A NOAA study published in the journal Nature demonstrates a profound effect of the Montreal Protocol: as levels of ozone-depleting chemicals controlled by the intenational treaty declined, a poleward shift of summertime circulation patterns in the Southern Hemisphere halted.
The discovery of a novel sulfur compound during a 2017 NASA airborne research campaign will likely spur a scientific reassessment of a fundamental marine chemical cycle which drives the formation of oceanic clouds that play a key role in moderating climate. “People thought the sulfur budget was well understood,” said NOAA scientist Patricia Quinn, who was not involved in the study. “This throws a kink in the whole works.”
Analysis of larval crab sampled from coastal waters identified examples of damage to the outer shell of numerous larval Dungeness crabs, as well as the loss of hair-like sensory structures crabs use to orient themselves to their surroundings.
American and European scientists are deploying dozens of autonomous and remotely-piloted instrument platforms to capture simultaneous observations of the lower atmosphere and the upper ocean offshore of Barbados with unprecedented detail.
First data to be published from experimental drone flights into hurricane eyewalls demonstrates value for improving models.
Abnormal weather patterns in the upper atmosphere over Antarctica dramatically limited
ozone depletion in September and October, resulting in the smallest ozone hole observed since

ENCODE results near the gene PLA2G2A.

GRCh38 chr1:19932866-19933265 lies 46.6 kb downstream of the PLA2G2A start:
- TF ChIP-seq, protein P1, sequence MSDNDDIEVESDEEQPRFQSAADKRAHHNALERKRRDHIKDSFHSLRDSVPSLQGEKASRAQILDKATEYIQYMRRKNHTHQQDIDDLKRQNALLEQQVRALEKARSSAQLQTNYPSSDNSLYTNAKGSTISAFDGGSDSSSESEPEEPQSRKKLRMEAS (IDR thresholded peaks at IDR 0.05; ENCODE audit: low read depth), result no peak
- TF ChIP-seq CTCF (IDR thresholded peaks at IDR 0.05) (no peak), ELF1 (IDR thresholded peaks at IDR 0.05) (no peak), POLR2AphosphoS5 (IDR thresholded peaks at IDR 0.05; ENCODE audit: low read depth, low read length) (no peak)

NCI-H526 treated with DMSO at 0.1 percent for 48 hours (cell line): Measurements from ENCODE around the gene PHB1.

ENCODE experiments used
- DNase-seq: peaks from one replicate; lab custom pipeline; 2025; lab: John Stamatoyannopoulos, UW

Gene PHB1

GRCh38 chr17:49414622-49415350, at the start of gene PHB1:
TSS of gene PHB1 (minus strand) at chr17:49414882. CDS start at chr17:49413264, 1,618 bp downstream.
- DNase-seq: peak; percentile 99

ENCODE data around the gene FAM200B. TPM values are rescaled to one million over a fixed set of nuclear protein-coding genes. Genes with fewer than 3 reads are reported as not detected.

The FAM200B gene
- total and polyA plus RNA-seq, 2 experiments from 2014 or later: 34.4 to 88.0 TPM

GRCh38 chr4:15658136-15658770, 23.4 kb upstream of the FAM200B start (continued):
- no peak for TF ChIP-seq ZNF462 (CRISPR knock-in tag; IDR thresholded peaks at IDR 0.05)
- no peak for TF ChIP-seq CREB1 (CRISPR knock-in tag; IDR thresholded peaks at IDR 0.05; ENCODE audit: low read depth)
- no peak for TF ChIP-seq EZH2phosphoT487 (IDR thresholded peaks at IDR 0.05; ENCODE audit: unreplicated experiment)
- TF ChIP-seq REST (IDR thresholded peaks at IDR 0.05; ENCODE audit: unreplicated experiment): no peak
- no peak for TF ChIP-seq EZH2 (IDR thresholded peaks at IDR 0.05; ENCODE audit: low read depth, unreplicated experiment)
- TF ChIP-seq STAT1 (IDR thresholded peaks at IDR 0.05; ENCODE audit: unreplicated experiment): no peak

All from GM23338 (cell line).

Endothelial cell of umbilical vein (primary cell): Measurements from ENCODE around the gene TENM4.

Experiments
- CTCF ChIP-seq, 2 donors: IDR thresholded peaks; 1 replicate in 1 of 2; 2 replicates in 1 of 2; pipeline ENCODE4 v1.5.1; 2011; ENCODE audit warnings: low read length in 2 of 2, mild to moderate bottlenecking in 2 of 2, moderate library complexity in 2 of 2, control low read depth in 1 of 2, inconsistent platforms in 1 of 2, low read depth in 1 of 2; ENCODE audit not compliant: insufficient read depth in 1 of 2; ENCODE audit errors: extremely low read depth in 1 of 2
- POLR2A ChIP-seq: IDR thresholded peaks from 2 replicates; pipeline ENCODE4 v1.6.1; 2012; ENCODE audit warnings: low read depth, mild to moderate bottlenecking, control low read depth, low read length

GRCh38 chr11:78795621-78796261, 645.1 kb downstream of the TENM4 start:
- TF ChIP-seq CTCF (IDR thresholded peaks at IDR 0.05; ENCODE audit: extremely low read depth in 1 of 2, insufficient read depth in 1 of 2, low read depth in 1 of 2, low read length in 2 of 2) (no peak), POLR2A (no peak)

1982, NASA and NOAA scientists reported today.
Findings from one of the first studies produced by the Atmospheric Tomorgraphy mission suggest climate models may underestimate the cooling effect of tropical clouds.
https://cires.colorado.edu/A NOAA-funded research team ha published an update the 20th Century Reanalysis Project, a dauntingly complex, high-resolution, four-dimensional reconstruction of the global climate that estimates what the weather was for every day back to 1836.
An expedition to the central Arctic will give scientists the first opportunity to study the dramatic changes sweeping across the top of the world for an entire year.
Oceanic and Atmospheric Research (OAR) - or "NOAA Research" - provides the research foundation for understanding the complex systems that support our planet. Working in partnership with other organizational units of the NOAA, a bureau of the Department of Commerce, NOAA Research enables better forecasts, earlier warnings for natural disasters, and a greater understanding of the Earth. Our role is to provide unbiased science to better manage the environment, nationally, and globally.